The study applied a phenomenological methodology that involved identification and analysis of the lived experiences and personalized reflections of non-profit leaders. The phenomenological methodology approach relied on Siedman’s (2008) multiple interviews method to isolate qualified study participants. Besides providing a framework for a multipart phenomenological exploration, this approach provided insight into the context of the individuals and the settings in which they operate (Daniels, 2000).
Through their distinct articulations, the participants addressed their perspective on management as related to leadership orientation, functions, and obligations. They spoke of the essential need for leaders or managers to understand their own core competencies so they can best support the organizational vision and mission and the personnel they guide. Organizations require seasoned individuals who are both strategic in their thinking, and emotionally connected to the organization. Participants noted that leaders or managers must serve multiple populations—team members, volunteer leaders, corporate partners—with grace, wisdom, and accountability.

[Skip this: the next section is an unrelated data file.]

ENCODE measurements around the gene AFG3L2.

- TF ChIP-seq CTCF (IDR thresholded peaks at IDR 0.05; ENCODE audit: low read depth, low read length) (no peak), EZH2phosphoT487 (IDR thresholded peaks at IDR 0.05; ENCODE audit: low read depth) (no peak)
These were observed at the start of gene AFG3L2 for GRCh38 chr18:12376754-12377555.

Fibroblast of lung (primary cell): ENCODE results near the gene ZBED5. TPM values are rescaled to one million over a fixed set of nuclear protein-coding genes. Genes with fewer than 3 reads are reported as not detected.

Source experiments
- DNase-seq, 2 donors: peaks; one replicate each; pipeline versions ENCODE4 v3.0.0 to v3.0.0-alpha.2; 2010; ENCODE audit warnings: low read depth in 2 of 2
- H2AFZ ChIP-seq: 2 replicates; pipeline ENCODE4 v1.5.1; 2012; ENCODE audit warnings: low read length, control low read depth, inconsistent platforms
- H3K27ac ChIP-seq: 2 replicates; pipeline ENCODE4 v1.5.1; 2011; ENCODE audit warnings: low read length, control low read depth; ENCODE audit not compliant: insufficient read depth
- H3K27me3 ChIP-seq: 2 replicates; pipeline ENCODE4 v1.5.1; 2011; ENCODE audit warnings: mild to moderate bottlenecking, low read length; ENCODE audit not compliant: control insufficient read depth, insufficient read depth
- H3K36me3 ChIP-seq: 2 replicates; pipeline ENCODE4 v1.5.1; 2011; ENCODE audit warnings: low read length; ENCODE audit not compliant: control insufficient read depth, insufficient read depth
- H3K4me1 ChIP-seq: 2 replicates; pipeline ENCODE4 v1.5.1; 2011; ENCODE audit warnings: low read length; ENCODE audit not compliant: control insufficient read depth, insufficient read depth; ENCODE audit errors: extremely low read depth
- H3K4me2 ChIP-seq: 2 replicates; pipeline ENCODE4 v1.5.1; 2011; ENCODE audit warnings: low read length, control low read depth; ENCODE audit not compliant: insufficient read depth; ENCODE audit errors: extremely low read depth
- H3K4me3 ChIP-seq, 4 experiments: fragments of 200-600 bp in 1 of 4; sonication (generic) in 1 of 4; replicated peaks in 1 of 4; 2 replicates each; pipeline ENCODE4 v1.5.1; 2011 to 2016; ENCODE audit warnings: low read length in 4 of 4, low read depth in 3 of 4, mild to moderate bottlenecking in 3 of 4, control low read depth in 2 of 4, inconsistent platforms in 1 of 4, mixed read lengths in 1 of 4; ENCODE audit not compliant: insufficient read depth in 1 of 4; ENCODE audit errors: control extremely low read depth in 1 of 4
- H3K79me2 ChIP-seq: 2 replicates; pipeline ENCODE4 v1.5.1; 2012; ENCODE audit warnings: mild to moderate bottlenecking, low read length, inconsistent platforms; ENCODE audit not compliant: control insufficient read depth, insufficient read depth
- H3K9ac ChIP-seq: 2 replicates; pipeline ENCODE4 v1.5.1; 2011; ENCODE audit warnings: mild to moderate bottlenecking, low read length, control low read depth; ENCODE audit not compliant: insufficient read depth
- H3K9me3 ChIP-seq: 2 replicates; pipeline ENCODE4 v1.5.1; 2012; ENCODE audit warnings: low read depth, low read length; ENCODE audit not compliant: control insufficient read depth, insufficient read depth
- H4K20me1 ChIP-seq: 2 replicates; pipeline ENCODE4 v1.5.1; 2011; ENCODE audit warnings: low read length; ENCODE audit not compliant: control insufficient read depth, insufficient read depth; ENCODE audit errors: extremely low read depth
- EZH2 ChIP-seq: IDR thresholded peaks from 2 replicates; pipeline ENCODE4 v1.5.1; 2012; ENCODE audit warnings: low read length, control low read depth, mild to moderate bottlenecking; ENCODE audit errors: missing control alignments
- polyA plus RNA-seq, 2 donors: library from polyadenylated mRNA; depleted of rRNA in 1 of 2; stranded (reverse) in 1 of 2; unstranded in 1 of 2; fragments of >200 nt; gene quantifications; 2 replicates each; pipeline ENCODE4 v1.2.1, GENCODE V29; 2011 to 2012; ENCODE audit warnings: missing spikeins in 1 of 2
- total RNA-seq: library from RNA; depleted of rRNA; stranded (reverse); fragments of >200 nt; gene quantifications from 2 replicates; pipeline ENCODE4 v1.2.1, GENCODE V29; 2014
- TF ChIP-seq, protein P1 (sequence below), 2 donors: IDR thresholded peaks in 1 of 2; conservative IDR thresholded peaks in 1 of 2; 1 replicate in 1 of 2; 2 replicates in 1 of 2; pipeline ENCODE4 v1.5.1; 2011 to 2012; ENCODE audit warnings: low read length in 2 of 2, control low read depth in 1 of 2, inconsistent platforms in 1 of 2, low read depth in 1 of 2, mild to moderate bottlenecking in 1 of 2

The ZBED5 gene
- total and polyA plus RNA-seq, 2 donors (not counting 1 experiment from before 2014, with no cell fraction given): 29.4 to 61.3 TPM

Various Intelligences Influence Style
The results of the interview series revealed that participants possess aspects of multiple intelligences (Gardner, 2003, 2005). A wide span of leadership literature (Bong, 2004; Riggio, Murphy & Pirozzolo, 2002; Smigla & Pastoria, 2000) embodies the view that intellect not only gives an individual more dimension, but it may increase their professional proficiency and heighten organizational performance. The aforementioned dimension of leadership was present in the analytical responses of most participants through the experiential frame they brought to their reflections, and their subsequent ability to draw conclusions and attach meaning to their operational decision-making. Participants spoke of the need to grapple with complex funding dilemmas and delicate personnel issues. They exhibited flexibility and analytical skill in responding to sponsor criticism, the political influences of volunteer boards, and the increasing demand for support services in their communities. Heading a non-profit requires the ability to be decisive, while simultaneously focusing on near- and long-term impacts.
As participants conveyed experiences and reflections through the context, there were clear indications of the emotional intelligence attributes of empathy, self-awareness, and concern for others (Goleman, 2005, 2006). Participants spoke of mutual commitment, sensitivity to individuals, the need to motivate, and the obligation to objectively assess and correct performance. The interviews provided an opportunity for the executive directors to convey their preferences and specific techniques for managing change in a way that made it meaningful and less intimidating for the team. Experience enabled the participants to be highly thoughtful when reviewing alternative courses of action. Compassion and a commitment to open multilevel communication are present in a responsiveness that can positively nurture team members.